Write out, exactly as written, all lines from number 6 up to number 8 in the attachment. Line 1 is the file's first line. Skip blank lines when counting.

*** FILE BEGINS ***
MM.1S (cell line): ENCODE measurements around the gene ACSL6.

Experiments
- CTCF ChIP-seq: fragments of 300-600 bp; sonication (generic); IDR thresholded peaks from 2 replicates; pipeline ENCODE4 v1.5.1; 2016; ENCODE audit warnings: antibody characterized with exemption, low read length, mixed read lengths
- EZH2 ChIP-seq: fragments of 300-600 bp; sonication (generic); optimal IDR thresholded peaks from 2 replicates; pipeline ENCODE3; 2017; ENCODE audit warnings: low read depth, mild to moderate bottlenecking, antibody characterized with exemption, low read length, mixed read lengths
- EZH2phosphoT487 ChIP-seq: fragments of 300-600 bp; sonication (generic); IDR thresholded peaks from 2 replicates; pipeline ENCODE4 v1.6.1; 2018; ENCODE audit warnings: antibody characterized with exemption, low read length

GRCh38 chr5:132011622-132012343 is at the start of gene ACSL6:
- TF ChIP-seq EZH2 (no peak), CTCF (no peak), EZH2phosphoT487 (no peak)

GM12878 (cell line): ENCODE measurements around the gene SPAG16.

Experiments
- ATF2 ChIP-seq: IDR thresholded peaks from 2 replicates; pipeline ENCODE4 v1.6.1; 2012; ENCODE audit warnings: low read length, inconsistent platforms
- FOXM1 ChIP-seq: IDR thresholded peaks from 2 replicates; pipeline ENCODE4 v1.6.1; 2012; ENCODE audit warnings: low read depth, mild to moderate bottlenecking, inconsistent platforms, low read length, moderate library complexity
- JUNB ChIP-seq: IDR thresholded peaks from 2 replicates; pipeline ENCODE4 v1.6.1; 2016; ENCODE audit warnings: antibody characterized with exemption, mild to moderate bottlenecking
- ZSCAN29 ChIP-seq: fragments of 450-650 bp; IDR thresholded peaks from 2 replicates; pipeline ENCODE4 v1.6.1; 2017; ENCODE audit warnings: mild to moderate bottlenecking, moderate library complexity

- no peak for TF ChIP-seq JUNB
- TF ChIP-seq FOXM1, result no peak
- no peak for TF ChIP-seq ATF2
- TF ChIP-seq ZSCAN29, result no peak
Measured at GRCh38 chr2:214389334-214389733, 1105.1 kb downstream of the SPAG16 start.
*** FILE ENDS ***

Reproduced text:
GRCh38 chr5:132011622-132012343 is at the start of gene ACSL6:
- TF ChIP-seq EZH2 (no peak), CTCF (no peak), EZH2phosphoT487 (no peak)

GM12878 (cell line): ENCODE measurements around the gene SPAG16.